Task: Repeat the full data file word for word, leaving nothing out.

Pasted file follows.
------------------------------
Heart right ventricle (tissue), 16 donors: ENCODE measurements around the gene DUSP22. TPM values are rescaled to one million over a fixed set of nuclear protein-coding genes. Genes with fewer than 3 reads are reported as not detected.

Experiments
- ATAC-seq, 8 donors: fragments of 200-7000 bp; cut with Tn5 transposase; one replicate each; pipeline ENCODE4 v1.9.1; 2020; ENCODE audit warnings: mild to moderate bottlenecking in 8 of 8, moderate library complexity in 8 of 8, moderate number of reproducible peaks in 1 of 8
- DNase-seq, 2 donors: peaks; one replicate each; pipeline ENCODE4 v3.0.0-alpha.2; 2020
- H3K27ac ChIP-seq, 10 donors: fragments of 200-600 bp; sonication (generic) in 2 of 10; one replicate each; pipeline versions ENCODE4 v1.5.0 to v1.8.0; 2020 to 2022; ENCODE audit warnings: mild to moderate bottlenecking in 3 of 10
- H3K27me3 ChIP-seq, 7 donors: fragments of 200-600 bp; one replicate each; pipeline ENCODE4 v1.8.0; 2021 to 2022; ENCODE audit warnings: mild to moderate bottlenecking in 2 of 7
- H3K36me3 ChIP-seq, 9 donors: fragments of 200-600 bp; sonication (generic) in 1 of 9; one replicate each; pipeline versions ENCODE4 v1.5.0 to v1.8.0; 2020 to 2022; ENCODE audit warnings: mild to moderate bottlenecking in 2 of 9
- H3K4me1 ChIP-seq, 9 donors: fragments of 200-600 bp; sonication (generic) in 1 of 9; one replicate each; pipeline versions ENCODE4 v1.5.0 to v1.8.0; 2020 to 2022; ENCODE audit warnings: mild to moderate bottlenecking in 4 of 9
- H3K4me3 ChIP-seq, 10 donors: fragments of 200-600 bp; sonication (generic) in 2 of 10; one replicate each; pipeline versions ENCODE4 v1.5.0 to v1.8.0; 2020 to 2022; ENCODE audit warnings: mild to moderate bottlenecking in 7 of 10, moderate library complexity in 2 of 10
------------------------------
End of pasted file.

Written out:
Heart right ventricle (tissue), 16 donors: ENCODE measurements around the gene DUSP22. TPM values are rescaled to one million over a fixed set of nuclear protein-coding genes. Genes with fewer than 3 reads are reported as not detected.

Experiments
- ATAC-seq, 8 donors: fragments of 200-7000 bp; cut with Tn5 transposase; one replicate each; pipeline ENCODE4 v1.9.1; 2020; ENCODE audit warnings: mild to moderate bottlenecking in 8 of 8, moderate library complexity in 8 of 8, moderate number of reproducible peaks in 1 of 8
- DNase-seq, 2 donors: peaks; one replicate each; pipeline ENCODE4 v3.0.0-alpha.2; 2020
- H3K27ac ChIP-seq, 10 donors: fragments of 200-600 bp; sonication (generic) in 2 of 10; one replicate each; pipeline versions ENCODE4 v1.5.0 to v1.8.0; 2020 to 2022; ENCODE audit warnings: mild to moderate bottlenecking in 3 of 10
- H3K27me3 ChIP-seq, 7 donors: fragments of 200-600 bp; one replicate each; pipeline ENCODE4 v1.8.0; 2021 to 2022; ENCODE audit warnings: mild to moderate bottlenecking in 2 of 7
- H3K36me3 ChIP-seq, 9 donors: fragments of 200-600 bp; sonication (generic) in 1 of 9; one replicate each; pipeline versions ENCODE4 v1.5.0 to v1.8.0; 2020 to 2022; ENCODE audit warnings: mild to moderate bottlenecking in 2 of 9
- H3K4me1 ChIP-seq, 9 donors: fragments of 200-600 bp; sonication (generic) in 1 of 9; one replicate each; pipeline versions ENCODE4 v1.5.0 to v1.8.0; 2020 to 2022; ENCODE audit warnings: mild to moderate bottlenecking in 4 of 9
- H3K4me3 ChIP-seq, 10 donors: fragments of 200-600 bp; sonication (generic) in 2 of 10; one replicate each; pipeline versions ENCODE4 v1.5.0 to v1.8.0; 2020 to 2022; ENCODE audit warnings: mild to moderate bottlenecking in 7 of 10, moderate library complexity in 2 of 10